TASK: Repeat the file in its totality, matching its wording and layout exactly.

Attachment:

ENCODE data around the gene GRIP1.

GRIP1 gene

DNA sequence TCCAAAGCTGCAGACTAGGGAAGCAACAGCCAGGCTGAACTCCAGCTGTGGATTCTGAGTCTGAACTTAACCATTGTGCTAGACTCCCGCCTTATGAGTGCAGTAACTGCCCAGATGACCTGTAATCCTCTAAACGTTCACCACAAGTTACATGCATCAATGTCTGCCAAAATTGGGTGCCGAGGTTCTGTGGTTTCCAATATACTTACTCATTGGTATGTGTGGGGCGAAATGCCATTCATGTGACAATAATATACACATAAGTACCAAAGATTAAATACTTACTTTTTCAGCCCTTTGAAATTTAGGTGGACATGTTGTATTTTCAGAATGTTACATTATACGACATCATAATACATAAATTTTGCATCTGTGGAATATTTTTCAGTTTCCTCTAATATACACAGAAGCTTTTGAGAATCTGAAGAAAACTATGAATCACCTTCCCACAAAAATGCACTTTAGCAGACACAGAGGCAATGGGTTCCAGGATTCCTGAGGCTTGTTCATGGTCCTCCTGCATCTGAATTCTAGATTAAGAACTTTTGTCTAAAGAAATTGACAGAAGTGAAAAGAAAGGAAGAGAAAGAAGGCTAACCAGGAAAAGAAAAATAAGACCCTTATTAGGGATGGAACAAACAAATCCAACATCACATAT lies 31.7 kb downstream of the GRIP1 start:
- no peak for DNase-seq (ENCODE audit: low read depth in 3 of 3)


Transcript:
ENCODE data around the gene GRIP1.

GRIP1 gene

DNA sequence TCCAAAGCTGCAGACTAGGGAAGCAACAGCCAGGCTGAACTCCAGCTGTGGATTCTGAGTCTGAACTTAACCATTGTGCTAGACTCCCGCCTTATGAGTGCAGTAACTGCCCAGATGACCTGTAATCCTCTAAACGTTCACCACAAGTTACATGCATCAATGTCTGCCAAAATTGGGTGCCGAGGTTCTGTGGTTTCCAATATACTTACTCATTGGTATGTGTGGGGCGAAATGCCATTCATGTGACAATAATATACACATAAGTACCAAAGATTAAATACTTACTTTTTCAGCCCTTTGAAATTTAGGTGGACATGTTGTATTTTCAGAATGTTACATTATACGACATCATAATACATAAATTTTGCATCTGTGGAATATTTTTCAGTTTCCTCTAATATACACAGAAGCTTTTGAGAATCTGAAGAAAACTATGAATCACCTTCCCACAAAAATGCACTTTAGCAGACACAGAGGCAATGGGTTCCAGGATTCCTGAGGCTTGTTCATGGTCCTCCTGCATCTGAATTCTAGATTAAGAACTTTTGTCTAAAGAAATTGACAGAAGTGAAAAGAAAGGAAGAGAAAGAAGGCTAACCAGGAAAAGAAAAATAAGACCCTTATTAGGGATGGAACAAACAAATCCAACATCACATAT lies 31.7 kb downstream of the GRIP1 start:
- no peak for DNase-seq (ENCODE audit: low read depth in 3 of 3)